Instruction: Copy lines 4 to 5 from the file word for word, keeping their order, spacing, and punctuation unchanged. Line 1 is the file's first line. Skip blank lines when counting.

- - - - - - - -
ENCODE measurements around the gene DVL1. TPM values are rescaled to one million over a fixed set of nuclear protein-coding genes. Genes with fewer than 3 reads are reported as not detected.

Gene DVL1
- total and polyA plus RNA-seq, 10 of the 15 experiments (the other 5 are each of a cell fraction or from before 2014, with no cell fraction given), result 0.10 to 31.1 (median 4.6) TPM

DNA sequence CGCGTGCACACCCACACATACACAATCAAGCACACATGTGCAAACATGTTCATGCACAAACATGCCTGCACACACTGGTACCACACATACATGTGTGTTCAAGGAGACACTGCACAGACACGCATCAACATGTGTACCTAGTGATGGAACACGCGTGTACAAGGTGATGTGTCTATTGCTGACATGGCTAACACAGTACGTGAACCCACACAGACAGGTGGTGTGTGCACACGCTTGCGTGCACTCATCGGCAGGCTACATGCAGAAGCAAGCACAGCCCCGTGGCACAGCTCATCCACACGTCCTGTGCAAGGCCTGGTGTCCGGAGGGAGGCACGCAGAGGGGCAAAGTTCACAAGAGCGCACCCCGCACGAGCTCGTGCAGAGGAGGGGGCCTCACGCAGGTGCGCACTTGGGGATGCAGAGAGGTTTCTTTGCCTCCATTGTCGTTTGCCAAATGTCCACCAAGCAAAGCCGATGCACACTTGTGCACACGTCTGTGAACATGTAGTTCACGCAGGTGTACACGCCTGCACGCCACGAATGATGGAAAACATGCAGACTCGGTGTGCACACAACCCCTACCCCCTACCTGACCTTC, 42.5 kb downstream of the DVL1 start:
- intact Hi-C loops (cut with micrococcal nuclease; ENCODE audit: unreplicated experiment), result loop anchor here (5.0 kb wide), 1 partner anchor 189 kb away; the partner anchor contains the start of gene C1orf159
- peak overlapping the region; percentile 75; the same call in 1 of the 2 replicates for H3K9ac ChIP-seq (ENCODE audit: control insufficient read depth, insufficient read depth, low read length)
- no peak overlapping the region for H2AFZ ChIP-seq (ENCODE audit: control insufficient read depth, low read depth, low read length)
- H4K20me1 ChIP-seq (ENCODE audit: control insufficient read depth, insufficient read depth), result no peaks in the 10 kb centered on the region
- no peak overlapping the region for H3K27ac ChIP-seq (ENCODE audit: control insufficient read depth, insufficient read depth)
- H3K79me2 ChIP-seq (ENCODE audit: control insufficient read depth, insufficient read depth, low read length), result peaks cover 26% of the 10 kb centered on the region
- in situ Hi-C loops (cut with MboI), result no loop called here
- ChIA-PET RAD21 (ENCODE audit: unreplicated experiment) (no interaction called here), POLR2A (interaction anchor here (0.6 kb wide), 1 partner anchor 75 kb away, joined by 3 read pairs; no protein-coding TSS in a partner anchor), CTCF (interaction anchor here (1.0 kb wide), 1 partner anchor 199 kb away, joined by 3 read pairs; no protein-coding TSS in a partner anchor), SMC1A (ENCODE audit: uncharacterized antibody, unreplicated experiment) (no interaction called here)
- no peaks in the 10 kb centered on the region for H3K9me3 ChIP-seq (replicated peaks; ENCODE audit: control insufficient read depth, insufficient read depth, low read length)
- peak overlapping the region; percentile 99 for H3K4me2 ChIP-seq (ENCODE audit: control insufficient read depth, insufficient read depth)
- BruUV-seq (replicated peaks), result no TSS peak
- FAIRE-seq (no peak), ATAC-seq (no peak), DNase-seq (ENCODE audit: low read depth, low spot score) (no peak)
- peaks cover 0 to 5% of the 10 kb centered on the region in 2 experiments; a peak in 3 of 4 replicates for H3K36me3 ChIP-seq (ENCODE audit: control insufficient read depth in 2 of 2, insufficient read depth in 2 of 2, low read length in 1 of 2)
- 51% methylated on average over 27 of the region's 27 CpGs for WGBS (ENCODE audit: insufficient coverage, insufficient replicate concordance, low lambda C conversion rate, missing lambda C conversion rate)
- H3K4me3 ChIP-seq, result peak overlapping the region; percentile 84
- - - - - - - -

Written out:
DNA sequence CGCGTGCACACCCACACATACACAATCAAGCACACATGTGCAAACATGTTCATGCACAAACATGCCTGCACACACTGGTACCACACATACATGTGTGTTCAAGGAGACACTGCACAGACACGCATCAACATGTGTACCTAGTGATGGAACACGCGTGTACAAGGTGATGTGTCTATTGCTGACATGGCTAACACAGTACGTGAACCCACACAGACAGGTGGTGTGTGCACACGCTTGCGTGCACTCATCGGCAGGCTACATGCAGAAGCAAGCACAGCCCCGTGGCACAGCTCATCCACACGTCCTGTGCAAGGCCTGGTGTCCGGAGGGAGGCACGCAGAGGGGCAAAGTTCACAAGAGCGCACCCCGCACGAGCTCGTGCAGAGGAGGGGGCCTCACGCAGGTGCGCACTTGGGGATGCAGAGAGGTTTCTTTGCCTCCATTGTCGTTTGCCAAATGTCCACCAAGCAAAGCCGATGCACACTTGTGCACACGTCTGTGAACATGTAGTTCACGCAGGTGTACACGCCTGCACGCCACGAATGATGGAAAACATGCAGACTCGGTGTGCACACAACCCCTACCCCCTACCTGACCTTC, 42.5 kb downstream of the DVL1 start:
- intact Hi-C loops (cut with micrococcal nuclease; ENCODE audit: unreplicated experiment), result loop anchor here (5.0 kb wide), 1 partner anchor 189 kb away; the partner anchor contains the start of gene C1orf159